February 26, 2018 0

What businesses should learn from Hawaii’s emergency management incident

Posted by:Alice Cresswell onFebruary 26, 2018

On January 13 2018, Hawaii Emergency Management Agency’s (HEMA) emergency response plan went entirely wrong.

A notification, sent to all people on the island, urged people to find shelter as a ballistic missile was incoming. A major flaw in the emergency response system was then exposed: the agency had not prepared for a scenario in which they might have to retract an alert.

It took 38 minutes for an official alert to be sent that would let everyone know that there was no threat.

At this scale, the gravity of such an error was unprecedented. At least one man died of a heart attack directly related to the stress of the event.

hawaii emergency management - alerts - source CNN(Image source: CNN)

What went wrong?

It was found that the initial threat alert was sent by an employee who had previously (twice) confused a drill with a real incident or event. There were not sufficient barriers or access control mechanisms in place to prevent such an error from happening.

As a manufacturing, construction or production organization, how can learnings from the HEMA incident apply to our own emergency management planning and processes?

38 minutes is a long time to be in a state of panic and stress. It was later found that while HEMA had pre-set processes for sending out threat alerts, they did not have a process for retracting one.

The emergency alert process was designed for speed rather than accuracy (which is somewhat understandable due to the nature of the events for which they were preparing).

After the January 13 incident, HEMA reacted in a timely and well-considered manner. They conducted an efficient investigation and released findings publicly.

But most importantly, they took learnings from the incident and fed them back into their emergency management planning. They implemented new checkpoints to strengthen the process and ensure an incident like this would not happen again:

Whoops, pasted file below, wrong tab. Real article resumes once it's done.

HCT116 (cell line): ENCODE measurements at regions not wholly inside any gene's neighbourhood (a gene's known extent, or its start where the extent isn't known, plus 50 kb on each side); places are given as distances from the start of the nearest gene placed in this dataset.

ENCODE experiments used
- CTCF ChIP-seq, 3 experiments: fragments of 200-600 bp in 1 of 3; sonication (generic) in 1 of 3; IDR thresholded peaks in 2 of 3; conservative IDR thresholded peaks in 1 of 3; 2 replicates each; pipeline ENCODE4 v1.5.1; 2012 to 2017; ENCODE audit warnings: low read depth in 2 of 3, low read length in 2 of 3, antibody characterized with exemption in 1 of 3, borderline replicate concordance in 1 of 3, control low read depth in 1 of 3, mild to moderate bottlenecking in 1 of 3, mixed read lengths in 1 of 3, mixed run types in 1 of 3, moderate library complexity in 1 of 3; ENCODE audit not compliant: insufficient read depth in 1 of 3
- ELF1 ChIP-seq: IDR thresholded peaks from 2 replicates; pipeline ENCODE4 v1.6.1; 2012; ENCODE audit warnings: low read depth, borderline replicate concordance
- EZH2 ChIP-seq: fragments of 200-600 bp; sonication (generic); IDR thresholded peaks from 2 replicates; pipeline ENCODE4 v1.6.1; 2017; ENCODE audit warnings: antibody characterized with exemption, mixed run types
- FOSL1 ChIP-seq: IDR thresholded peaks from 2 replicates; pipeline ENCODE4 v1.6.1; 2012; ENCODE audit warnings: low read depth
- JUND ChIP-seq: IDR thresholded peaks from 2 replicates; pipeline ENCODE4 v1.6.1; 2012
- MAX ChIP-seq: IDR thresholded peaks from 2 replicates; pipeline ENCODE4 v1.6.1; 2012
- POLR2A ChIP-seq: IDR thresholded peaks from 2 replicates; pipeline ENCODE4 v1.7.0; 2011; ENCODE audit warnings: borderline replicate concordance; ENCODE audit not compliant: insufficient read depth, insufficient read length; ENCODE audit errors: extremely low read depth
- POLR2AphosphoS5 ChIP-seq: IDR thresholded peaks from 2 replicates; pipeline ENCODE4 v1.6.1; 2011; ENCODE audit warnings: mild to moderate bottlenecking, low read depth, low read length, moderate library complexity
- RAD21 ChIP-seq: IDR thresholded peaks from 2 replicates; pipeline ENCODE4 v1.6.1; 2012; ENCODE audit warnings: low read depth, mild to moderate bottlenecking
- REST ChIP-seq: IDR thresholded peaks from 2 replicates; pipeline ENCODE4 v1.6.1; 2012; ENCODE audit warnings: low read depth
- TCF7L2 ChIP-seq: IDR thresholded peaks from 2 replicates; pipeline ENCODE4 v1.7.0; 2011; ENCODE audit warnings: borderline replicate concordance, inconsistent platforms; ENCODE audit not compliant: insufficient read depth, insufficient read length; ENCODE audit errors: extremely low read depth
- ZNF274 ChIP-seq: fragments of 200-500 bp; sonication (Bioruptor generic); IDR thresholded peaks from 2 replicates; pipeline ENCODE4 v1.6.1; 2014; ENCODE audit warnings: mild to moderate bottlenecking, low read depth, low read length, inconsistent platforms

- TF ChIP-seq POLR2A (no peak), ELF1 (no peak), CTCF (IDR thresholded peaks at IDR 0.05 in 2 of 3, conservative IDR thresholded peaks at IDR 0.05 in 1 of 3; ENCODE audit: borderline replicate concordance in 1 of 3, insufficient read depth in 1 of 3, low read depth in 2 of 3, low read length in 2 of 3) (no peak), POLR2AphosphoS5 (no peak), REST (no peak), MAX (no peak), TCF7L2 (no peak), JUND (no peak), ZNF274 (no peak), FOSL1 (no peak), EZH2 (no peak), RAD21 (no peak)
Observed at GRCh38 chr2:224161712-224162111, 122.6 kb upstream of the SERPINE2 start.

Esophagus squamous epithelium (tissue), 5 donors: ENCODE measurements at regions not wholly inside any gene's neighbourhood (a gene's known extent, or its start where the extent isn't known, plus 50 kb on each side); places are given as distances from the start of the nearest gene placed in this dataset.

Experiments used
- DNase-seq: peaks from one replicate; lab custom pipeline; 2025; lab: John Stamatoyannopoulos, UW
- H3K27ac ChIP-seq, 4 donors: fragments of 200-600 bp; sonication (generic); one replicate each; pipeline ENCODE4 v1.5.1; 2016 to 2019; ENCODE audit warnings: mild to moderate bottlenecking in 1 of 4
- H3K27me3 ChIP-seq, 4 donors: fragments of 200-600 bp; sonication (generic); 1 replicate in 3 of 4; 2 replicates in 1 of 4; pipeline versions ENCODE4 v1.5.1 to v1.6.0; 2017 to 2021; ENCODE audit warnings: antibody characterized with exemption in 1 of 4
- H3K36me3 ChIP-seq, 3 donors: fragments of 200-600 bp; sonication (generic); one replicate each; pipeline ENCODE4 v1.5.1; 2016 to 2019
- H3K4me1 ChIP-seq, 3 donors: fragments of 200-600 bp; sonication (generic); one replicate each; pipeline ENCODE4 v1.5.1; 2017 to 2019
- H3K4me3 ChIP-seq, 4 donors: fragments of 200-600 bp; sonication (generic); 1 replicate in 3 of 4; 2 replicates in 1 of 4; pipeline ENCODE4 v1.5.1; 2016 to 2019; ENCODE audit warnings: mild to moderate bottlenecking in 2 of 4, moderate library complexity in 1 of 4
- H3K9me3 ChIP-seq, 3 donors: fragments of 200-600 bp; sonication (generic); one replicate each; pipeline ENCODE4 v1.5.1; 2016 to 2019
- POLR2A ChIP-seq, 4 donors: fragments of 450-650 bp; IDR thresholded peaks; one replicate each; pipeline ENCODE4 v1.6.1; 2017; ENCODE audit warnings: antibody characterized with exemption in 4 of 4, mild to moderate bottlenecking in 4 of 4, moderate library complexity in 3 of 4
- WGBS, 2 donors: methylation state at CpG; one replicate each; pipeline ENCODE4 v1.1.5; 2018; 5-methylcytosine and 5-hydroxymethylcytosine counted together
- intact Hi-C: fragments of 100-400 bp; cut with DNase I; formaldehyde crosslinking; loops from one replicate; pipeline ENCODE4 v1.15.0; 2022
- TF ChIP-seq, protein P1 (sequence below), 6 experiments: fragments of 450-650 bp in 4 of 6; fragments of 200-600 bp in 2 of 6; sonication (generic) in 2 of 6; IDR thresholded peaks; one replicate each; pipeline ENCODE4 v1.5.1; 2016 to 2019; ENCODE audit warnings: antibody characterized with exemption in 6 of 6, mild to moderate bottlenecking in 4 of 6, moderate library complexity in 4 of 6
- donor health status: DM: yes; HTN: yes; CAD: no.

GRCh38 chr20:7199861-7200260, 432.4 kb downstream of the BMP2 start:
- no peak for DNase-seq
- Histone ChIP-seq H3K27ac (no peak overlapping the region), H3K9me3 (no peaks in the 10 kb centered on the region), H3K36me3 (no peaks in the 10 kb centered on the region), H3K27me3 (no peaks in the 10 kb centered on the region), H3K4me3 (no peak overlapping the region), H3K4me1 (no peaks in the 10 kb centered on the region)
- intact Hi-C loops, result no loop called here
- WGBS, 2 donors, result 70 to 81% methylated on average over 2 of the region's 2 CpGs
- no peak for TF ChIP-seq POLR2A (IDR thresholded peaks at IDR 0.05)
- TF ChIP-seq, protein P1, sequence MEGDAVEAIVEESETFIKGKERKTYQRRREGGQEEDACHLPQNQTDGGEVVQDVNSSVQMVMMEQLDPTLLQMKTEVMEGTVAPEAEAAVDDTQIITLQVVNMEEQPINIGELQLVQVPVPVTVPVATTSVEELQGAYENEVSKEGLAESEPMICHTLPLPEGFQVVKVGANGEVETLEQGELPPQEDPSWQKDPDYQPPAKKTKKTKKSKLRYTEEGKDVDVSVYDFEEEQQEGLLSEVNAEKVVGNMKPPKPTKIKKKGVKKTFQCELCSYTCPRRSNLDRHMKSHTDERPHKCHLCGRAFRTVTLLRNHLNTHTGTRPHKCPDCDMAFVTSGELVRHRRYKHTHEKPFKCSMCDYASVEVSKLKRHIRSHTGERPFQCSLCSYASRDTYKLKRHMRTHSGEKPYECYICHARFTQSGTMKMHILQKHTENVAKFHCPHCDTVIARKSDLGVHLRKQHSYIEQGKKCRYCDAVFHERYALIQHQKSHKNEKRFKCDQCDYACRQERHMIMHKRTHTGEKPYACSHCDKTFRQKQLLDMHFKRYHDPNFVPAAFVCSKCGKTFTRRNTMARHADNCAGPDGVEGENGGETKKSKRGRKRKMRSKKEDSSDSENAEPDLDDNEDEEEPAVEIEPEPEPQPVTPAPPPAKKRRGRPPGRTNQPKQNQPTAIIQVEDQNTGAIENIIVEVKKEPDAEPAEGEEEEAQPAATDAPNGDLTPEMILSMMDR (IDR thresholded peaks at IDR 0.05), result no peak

1. Emergency alerts must now be approved by two employees;
  2. A “false alarm” message can now be sent immediately without having to go through the usual preparation process;
  3. In addition to these, the employee who sent the alert was let go.

The Occupational Safety and Health Administration (OSHA) requires every industry employer to have an Emergency Action Plan.

According to OSHA, your emergency plan (at the bare minimum) must include:

  • A preferred method for reporting fires and other emergencies;
  • An evacuation policy and procedure;
  • Emergency escape procedures and route assignments, such as floor plans, workplace maps, and safe or refuge areas;
  • Names, titles, departments, and telephone numbers of individuals both within and outside your company to contact for additional information or explanation of duties and responsibilities under the emergency plan;
  • Procedures for employees who remain to perform or shut down critical plant operations, operate fire extinguishers, or perform other essential services that cannot be shut down for every emergency alarm before evacuating; and
  • Rescue and medical duties for any workers designated to perform them.

But effective emergency management is more than having a detailed plan. It’s about having processes in place to evaluate emergencies when they do happen and apply learnings effectively.

The Ultimate Guide To Emergency Management

There is no cookie-cutter approach to emergency management. However, this guide provides a framework for emergency management planning and process, offers tips and guidelines, and highlights a suite of cloud-based solutions which may help reduce the risk and impact of incidents.


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